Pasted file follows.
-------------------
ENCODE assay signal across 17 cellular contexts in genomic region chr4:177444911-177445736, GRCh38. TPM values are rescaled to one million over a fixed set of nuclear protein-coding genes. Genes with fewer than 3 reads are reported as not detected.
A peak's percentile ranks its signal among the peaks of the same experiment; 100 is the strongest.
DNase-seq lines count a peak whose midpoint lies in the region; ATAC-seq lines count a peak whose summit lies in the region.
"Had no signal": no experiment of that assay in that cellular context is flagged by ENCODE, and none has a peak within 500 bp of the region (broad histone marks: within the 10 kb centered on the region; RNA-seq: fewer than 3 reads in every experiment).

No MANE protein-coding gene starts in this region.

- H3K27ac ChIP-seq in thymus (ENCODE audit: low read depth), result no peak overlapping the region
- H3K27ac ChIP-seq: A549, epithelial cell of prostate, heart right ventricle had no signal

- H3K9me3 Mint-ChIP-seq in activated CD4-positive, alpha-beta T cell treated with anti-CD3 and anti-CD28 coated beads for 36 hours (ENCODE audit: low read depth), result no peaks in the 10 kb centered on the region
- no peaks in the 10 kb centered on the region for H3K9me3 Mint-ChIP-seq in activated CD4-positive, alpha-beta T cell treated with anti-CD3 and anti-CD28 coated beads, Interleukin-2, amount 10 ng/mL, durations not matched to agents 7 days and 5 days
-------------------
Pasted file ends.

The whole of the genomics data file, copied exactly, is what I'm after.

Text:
ENCODE assay signal across 17 cellular contexts in genomic region chr4:177444911-177445736, GRCh38. TPM values are rescaled to one million over a fixed set of nuclear protein-coding genes. Genes with fewer than 3 reads are reported as not detected.
A peak's percentile ranks its signal among the peaks of the same experiment; 100 is the strongest.
DNase-seq lines count a peak whose midpoint lies in the region; ATAC-seq lines count a peak whose summit lies in the region.
"Had no signal": no experiment of that assay in that cellular context is flagged by ENCODE, and none has a peak within 500 bp of the region (broad histone marks: within the 10 kb centered on the region; RNA-seq: fewer than 3 reads in every experiment).

No MANE protein-coding gene starts in this region.

- H3K27ac ChIP-seq in thymus (ENCODE audit: low read depth), result no peak overlapping the region
- H3K27ac ChIP-seq: A549, epithelial cell of prostate, heart right ventricle had no signal

- H3K9me3 Mint-ChIP-seq in activated CD4-positive, alpha-beta T cell treated with anti-CD3 and anti-CD28 coated beads for 36 hours (ENCODE audit: low read depth), result no peaks in the 10 kb centered on the region
- no peaks in the 10 kb centered on the region for H3K9me3 Mint-ChIP-seq in activated CD4-positive, alpha-beta T cell treated with anti-CD3 and anti-CD28 coated beads, Interleukin-2, amount 10 ng/mL, durations not matched to agents 7 days and 5 days